Friday, August 13, 2010

where is home?

A perennial question and quest for the place-sensitive person considering places along way. Not just where home is but what as well. Why are some of us more obsessed with the question than others? Are the homeless minds looking for homes more sensitive to place than the rooted for whom places are eternally divided into home and elsewhere, alien, not home?

Although the blog mission is to explore specific places, "homeness" (not necessarily the same as heimlich but related) goes the why of the matter. The following is reposted from the Bookforum blog. More than a few take on the the question of home, others alterity and manufactured roots.

A new issue of Wiley Interdisciplinary Reviews: Cognitive Science is out. Did Alcoholics Anonymous “dumb down” the Serenity Prayer? From Smithsonian, a look at how George Lucas and Stephen Spielberg found inspiration for their films in the work of Norman Rockwell, one of America’s most cherished illustrators. From Saturday Evening Post, Norman Rockwell was raised in New York City, but loved painting the more simple life of the country — he created a city slicker, Cousin Reginald, who visited his country cousins and proceeded to show what a city boy he was; and in 1958, William Peter Blatty, a publicist and aspiring author (The Exorcist), wanted to see how hard it would be to fake nobility among Americans — it proved to be too easy. A review of The Rise and Fall of the Second Largest Empire in History: How Genghis Khan's Mongols Almost Conquered the World by Thomas J. Craughwell. A look at familiar horror movie scenes that have been ruined by the new iPhone. What if Hitler had not killed himself? Mark Grimsley wonders. From Vogue, an interview with Jonathan Franzen on the personal roots of his epic new novel, Freedom. From The Prague Post, expats everywhere face the same question: Where is home? From The Distributist Review, Joseph Pearce on the education of E.F. Schumacher. What killed Kevin Morrissey? How the death of an editor threatens the future ofVQR, the University of Virginia's prestigious literary review.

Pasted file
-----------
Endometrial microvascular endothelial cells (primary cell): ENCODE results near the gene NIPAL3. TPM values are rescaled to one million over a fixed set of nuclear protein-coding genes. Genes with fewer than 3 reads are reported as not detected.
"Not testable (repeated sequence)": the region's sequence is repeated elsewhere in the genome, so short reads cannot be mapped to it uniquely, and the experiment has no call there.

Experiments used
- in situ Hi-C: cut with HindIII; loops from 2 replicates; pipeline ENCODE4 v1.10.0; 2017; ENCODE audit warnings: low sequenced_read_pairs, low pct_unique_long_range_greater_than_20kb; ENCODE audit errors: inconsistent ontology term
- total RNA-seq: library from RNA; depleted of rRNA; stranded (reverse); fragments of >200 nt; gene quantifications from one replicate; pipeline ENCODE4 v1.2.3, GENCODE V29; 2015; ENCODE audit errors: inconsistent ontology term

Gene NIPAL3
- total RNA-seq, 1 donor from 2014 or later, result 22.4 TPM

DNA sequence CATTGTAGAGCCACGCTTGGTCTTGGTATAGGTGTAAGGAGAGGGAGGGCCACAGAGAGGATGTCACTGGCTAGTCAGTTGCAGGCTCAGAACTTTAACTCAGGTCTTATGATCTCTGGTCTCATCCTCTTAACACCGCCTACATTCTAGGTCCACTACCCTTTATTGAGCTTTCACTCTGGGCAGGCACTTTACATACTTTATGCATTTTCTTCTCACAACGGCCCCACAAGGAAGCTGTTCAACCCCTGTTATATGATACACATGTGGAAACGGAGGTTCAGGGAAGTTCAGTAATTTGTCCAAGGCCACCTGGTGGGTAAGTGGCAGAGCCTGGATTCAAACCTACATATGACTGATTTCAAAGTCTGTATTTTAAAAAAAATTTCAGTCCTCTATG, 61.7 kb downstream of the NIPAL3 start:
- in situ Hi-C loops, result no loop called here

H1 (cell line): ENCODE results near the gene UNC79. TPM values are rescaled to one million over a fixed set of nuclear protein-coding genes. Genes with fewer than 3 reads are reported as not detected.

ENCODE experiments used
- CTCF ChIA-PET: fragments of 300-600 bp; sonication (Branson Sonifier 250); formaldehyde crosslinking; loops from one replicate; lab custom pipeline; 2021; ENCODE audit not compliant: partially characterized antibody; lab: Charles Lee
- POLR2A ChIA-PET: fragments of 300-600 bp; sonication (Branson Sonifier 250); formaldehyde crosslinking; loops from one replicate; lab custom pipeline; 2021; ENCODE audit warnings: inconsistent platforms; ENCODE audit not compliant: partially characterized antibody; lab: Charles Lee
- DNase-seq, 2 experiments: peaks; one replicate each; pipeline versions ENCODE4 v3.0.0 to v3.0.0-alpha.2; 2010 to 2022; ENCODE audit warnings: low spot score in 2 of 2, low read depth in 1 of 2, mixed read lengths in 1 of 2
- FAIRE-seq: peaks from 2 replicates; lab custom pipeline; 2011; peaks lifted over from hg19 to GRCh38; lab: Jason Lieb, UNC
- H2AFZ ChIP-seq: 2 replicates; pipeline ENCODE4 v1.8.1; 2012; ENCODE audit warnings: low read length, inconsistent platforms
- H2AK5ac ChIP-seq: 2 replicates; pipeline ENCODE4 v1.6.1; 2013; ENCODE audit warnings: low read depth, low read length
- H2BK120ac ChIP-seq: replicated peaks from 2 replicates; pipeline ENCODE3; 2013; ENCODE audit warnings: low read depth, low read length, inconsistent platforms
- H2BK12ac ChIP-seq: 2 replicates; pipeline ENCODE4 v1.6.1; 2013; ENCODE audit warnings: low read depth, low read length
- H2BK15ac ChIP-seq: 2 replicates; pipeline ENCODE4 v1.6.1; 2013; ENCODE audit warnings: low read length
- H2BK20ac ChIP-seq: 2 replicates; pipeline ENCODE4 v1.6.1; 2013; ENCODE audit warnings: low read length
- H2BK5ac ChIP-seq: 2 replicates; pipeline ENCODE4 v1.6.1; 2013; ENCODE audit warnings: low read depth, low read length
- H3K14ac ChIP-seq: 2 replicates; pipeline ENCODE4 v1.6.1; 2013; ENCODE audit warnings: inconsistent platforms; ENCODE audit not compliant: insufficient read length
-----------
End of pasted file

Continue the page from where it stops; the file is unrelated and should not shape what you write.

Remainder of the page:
where is home? - / omnivore

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